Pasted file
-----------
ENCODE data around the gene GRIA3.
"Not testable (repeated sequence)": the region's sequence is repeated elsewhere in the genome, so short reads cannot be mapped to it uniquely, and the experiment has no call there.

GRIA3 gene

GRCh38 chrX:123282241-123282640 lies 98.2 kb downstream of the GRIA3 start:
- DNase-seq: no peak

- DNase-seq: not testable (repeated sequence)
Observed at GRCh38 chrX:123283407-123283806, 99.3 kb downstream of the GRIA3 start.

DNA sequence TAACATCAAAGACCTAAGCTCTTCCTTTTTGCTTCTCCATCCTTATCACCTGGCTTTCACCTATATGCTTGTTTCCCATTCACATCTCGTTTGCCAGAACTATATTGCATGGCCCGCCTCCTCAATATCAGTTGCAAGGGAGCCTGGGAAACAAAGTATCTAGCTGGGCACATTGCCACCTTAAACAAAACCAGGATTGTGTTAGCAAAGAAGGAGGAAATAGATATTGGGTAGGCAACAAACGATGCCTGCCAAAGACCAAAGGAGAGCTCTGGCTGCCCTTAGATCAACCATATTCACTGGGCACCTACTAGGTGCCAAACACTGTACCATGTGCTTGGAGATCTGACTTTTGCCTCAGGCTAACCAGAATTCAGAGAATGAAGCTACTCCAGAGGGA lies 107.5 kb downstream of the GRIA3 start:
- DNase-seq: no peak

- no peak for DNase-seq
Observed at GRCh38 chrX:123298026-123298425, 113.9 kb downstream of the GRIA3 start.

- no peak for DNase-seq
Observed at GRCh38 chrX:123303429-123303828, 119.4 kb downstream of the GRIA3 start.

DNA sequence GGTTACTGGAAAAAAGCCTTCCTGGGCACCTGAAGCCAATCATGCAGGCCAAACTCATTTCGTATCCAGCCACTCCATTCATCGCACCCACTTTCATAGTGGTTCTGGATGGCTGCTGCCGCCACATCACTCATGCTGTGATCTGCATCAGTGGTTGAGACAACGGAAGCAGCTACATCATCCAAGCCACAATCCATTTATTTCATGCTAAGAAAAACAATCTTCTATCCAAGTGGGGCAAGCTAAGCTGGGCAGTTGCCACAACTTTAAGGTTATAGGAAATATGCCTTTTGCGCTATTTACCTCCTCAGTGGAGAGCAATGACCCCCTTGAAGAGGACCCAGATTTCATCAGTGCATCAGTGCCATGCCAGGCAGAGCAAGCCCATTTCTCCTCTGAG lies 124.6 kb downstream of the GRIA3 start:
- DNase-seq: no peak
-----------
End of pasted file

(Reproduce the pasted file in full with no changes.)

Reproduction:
ENCODE data around the gene GRIA3.
"Not testable (repeated sequence)": the region's sequence is repeated elsewhere in the genome, so short reads cannot be mapped to it uniquely, and the experiment has no call there.

GRIA3 gene

GRCh38 chrX:123282241-123282640 lies 98.2 kb downstream of the GRIA3 start:
- DNase-seq: no peak

- DNase-seq: not testable (repeated sequence)
Observed at GRCh38 chrX:123283407-123283806, 99.3 kb downstream of the GRIA3 start.

DNA sequence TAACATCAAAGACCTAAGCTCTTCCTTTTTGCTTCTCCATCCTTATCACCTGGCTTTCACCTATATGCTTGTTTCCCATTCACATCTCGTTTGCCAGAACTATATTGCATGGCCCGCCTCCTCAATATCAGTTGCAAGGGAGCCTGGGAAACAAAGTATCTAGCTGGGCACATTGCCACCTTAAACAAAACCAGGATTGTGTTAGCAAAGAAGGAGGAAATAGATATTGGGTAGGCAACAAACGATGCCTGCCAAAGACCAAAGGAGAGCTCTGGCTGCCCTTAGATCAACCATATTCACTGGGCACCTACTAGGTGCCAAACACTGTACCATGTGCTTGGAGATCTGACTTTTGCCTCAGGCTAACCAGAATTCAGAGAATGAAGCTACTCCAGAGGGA lies 107.5 kb downstream of the GRIA3 start:
- DNase-seq: no peak

- no peak for DNase-seq
Observed at GRCh38 chrX:123298026-123298425, 113.9 kb downstream of the GRIA3 start.

- no peak for DNase-seq
Observed at GRCh38 chrX:123303429-123303828, 119.4 kb downstream of the GRIA3 start.

DNA sequence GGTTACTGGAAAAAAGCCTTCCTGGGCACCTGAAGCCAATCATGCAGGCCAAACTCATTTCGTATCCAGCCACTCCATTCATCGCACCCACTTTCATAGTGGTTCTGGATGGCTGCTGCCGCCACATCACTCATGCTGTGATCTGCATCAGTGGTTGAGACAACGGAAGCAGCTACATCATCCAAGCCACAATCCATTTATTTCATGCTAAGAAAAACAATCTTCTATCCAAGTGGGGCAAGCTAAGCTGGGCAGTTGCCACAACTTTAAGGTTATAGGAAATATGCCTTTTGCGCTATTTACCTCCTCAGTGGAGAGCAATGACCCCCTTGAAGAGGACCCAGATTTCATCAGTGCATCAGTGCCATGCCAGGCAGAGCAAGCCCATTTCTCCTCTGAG lies 124.6 kb downstream of the GRIA3 start:
- DNase-seq: no peak